Yes, it’s been eons since I last penned anything in this space. In fact, the Mets had a winning record at the time. But I was not about to be fooled. So I went missing. And no, it wasn’t writer’s block this time. I just haven’t felt like venting. The Mets are what inspires Off the Foul Pole and I haven’t felt too inspired (to even bitch!) about a team that is once again circling the crapper as September arrives.
I had pretty much shut it down this year ready and willing to feed my angst from the deep and muddy trough of my other source of high blood pressure, the Jets. They already have me in a bat-shit crazy frenzy and the season doesn’t even start for another week. I would have a field day blogging about Gang Green (Off the Upright?) but it’s a lot easier just to bang my head against a cement wall or snort freeze-dried crystals of grain alcohol.
Anyway, yesterday Sandy Alderson was quoted by Jay Schreiber in the NY Times in response to his spring training proclamation that the Mets are shooting for 90 wins. At least that’s the way I and many other fans interpreted his unmistakable words. Regardless, you knew this would come back to haunt him. Now Alderson, who was admittedly annoyed that the media keeps bringing this up (I bet he wouldn’t have an issue if the Mets were actually on pace to fulfill his nice little fantasy instead of their usual and highly predictable 74 or so in the W column), claims that he never proposed 90 wins as a “goal” or “expectation.” Actually, he claims it was just a “reminder” of the level of “performance” and “excellence” that the Mets need to reach.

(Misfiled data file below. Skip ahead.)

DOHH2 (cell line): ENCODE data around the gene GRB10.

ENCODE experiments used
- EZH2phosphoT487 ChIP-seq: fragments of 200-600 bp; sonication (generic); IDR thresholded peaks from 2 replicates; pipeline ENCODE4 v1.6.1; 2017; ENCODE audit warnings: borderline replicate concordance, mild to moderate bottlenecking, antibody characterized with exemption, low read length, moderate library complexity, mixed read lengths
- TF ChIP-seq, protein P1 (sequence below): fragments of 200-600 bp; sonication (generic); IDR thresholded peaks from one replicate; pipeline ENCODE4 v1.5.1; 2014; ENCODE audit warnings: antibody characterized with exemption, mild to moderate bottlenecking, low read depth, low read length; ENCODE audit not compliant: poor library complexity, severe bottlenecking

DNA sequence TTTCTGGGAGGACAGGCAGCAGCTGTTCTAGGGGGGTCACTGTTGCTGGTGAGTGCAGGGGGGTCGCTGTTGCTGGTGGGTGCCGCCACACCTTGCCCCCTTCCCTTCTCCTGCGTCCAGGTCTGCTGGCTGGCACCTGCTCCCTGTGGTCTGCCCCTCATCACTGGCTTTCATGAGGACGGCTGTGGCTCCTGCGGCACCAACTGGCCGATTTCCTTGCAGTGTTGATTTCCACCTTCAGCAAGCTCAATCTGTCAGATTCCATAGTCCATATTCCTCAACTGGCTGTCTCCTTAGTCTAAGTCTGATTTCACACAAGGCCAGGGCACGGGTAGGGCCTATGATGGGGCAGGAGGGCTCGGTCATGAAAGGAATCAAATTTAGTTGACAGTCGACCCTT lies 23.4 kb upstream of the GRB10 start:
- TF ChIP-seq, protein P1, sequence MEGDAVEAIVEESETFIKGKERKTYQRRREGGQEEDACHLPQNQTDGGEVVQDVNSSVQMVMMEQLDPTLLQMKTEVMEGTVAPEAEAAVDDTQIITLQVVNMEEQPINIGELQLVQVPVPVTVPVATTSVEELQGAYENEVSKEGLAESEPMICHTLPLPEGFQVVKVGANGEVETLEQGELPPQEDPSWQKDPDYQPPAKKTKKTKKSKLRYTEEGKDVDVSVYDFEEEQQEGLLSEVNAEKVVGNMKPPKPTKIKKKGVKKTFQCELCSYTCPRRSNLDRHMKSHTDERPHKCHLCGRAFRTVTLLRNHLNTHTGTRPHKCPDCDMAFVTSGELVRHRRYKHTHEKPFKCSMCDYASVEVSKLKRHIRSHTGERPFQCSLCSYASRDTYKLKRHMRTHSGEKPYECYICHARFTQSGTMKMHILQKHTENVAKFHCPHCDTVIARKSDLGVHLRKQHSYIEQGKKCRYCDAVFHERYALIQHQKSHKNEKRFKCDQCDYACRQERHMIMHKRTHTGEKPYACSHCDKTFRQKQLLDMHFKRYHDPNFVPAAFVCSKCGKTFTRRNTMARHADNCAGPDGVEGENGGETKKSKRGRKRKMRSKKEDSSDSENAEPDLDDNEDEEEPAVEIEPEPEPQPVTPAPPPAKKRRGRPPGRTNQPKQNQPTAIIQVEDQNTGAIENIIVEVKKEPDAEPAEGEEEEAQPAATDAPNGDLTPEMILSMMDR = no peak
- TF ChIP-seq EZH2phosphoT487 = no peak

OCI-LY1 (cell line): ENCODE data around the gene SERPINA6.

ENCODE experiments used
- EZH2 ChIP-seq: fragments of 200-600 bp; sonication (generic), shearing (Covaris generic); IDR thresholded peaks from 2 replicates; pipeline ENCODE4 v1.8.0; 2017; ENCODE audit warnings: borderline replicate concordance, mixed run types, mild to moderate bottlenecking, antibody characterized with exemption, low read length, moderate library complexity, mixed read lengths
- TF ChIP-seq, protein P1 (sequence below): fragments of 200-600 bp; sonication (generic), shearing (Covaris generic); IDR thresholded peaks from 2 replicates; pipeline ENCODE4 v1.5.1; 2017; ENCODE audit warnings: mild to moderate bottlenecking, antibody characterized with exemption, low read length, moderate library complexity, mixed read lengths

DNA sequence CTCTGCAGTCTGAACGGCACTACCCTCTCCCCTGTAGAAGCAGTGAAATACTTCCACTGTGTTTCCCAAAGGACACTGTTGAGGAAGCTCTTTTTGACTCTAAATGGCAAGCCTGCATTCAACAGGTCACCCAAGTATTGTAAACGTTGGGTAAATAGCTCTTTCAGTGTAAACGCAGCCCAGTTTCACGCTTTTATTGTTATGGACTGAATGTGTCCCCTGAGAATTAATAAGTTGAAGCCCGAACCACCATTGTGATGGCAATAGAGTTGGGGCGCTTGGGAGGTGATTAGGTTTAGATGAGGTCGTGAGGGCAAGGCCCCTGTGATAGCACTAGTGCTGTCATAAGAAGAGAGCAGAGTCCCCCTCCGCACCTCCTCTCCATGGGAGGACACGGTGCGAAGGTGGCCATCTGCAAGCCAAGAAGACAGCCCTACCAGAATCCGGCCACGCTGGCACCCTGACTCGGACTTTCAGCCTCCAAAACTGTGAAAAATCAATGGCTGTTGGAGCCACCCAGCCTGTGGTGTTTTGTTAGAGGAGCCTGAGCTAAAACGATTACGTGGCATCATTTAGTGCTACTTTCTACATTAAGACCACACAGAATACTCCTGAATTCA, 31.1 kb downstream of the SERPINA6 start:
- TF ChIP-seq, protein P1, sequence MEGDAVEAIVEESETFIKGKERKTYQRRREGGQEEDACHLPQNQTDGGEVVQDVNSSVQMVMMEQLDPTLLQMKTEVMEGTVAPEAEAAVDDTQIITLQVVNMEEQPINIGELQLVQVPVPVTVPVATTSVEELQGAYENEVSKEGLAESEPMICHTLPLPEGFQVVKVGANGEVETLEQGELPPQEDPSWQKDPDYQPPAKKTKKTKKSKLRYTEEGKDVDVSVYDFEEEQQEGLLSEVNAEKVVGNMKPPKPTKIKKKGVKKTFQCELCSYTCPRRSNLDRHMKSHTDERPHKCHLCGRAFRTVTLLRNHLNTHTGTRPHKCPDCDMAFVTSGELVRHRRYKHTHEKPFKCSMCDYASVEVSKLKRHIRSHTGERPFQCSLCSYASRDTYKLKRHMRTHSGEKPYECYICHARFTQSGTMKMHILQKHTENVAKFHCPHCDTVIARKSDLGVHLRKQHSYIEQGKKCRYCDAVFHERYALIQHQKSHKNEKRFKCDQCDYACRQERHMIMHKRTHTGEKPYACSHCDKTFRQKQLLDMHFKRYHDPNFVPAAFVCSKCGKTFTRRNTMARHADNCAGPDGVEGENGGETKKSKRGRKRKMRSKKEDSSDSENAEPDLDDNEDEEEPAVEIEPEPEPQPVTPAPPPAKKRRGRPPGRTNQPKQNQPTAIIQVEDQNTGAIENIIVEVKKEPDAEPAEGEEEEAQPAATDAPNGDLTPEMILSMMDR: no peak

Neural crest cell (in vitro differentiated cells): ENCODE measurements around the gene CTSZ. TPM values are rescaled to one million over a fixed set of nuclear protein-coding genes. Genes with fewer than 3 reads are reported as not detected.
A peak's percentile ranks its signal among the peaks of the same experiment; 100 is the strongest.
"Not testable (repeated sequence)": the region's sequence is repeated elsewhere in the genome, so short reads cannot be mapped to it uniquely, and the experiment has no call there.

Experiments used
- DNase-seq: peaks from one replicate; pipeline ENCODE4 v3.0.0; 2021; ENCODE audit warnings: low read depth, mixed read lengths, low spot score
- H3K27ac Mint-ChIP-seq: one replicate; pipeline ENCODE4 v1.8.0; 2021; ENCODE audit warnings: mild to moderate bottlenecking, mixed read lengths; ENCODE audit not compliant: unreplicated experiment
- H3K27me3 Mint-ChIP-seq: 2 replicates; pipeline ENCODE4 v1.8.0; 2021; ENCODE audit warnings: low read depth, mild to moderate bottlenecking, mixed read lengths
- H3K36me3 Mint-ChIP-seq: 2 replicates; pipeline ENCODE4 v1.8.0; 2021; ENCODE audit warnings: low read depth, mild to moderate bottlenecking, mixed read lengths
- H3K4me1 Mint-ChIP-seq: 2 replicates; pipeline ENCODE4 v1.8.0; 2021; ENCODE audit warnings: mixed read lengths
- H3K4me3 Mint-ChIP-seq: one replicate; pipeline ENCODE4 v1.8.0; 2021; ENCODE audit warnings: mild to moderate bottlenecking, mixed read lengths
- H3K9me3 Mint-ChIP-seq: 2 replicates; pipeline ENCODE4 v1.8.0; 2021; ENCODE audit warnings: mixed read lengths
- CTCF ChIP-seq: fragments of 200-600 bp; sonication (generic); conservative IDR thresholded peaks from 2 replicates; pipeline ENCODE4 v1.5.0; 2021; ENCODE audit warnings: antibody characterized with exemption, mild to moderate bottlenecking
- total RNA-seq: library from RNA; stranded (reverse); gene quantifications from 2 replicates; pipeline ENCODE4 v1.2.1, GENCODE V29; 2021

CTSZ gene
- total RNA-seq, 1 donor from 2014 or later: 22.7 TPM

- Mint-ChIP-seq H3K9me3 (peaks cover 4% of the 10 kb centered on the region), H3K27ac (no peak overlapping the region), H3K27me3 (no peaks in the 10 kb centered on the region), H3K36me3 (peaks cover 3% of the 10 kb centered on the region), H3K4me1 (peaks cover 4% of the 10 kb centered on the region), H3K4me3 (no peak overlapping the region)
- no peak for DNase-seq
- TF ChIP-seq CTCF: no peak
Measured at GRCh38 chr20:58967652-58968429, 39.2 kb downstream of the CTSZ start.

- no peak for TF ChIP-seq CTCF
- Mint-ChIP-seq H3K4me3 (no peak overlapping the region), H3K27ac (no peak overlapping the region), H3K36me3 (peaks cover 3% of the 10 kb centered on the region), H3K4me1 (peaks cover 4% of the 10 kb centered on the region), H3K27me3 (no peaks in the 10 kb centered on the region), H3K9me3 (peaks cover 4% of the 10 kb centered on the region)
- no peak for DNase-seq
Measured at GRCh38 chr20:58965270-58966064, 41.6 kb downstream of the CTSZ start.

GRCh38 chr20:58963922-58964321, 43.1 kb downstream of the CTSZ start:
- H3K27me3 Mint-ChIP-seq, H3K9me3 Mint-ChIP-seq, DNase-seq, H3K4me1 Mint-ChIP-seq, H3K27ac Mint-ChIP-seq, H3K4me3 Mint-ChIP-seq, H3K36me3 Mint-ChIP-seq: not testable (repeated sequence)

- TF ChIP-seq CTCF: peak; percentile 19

A reminder? Seriously? So why didn’t you and everyone in the organization just put a Post-It note on your fridge or send yourself an email (“Reminder to self: we really need to stop sucking so bad and win more games.”) rather than announce to the world this whole deal about 90 wins? Just because most rational Mets fans (I know, that’s a contradiction in terms ) knew that it was mere pie-in-the-sky PR speak doesn’t mean you can get yourself off the hook with one snarky, dismissive remark to the media. Not when you have Chris Young and Curtis Granderson to answer for.
Another September hits us like a bad cold and we are treated with yet another painful, frustrating example of the appalling lack of accountability in the Mets front office. Despite signs of promise from some young arms and a few position players (very few), another season will end in a haze of disappointment and who will pay the ultimate price?
The fans, as if you needed a “reminder.”